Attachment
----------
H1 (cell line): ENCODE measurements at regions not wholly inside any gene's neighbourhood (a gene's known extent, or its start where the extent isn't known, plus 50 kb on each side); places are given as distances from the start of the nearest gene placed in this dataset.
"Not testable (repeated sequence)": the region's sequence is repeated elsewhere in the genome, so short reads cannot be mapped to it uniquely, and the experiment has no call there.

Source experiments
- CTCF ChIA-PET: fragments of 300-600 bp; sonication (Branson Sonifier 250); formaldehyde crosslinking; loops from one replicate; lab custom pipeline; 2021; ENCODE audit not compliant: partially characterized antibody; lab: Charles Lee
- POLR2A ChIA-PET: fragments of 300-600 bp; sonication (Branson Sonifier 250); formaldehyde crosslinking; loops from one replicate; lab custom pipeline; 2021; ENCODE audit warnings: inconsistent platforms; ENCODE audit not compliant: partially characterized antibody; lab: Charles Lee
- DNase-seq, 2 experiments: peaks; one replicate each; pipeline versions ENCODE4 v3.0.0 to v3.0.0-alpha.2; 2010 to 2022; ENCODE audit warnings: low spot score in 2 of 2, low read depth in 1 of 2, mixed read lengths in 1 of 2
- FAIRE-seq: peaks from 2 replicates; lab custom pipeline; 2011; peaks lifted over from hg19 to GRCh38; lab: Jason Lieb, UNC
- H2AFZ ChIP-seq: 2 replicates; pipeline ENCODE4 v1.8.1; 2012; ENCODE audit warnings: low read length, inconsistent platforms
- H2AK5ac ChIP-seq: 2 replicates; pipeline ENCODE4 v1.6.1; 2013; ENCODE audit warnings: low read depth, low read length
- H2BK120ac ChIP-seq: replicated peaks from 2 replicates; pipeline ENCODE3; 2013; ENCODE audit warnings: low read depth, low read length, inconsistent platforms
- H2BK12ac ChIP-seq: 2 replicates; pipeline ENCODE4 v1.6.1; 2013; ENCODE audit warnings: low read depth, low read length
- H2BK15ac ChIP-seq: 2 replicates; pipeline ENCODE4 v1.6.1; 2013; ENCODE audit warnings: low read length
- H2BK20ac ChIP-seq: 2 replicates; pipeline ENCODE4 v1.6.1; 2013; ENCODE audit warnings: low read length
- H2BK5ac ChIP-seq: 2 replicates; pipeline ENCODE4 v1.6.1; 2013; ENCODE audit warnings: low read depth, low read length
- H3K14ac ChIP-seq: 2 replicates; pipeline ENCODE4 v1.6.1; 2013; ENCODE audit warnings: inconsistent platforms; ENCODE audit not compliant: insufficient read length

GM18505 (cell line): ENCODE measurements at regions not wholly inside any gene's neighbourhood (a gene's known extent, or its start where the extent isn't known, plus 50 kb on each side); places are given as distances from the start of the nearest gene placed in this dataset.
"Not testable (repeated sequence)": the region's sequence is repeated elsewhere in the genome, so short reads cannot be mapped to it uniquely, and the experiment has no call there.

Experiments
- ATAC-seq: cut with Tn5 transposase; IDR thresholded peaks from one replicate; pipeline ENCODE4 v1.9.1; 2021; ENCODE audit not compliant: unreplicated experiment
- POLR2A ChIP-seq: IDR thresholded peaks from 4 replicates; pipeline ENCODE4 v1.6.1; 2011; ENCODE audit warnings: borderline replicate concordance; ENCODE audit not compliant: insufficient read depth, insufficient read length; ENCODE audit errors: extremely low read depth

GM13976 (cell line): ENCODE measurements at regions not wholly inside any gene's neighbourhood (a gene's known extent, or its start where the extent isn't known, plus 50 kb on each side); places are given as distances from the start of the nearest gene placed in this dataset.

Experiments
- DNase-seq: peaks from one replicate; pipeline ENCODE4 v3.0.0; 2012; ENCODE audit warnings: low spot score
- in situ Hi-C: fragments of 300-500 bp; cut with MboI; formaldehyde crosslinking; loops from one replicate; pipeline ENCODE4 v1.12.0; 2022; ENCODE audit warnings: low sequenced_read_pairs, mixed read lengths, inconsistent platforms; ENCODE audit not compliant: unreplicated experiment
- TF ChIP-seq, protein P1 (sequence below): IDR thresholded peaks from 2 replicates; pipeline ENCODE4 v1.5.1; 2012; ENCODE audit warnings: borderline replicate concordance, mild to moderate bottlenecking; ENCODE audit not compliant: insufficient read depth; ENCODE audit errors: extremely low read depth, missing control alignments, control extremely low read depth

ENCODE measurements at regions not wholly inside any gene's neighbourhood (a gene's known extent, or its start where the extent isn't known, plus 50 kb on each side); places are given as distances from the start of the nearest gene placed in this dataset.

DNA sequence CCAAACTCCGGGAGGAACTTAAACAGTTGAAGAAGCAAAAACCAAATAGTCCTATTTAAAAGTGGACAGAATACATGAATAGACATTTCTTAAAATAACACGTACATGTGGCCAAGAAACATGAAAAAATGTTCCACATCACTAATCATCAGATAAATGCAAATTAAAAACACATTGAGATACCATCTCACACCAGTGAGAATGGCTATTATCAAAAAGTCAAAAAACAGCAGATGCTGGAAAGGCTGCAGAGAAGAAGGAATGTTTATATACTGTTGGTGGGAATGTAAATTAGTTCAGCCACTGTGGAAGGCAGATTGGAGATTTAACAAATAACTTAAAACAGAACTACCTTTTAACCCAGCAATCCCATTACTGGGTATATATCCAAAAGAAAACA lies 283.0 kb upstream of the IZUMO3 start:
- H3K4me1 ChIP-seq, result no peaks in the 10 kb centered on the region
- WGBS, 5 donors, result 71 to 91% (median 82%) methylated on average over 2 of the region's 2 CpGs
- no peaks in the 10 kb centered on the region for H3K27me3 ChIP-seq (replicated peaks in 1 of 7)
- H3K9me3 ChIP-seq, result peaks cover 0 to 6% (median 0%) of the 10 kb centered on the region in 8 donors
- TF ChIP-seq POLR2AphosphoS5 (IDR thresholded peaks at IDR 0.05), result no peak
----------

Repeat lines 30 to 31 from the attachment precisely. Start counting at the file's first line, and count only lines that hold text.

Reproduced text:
- no peaks in the 10 kb centered on the region for H3K27me3 ChIP-seq (replicated peaks in 1 of 7)
- H3K9me3 ChIP-seq, result peaks cover 0 to 6% (median 0%) of the 10 kb centered on the region in 8 donors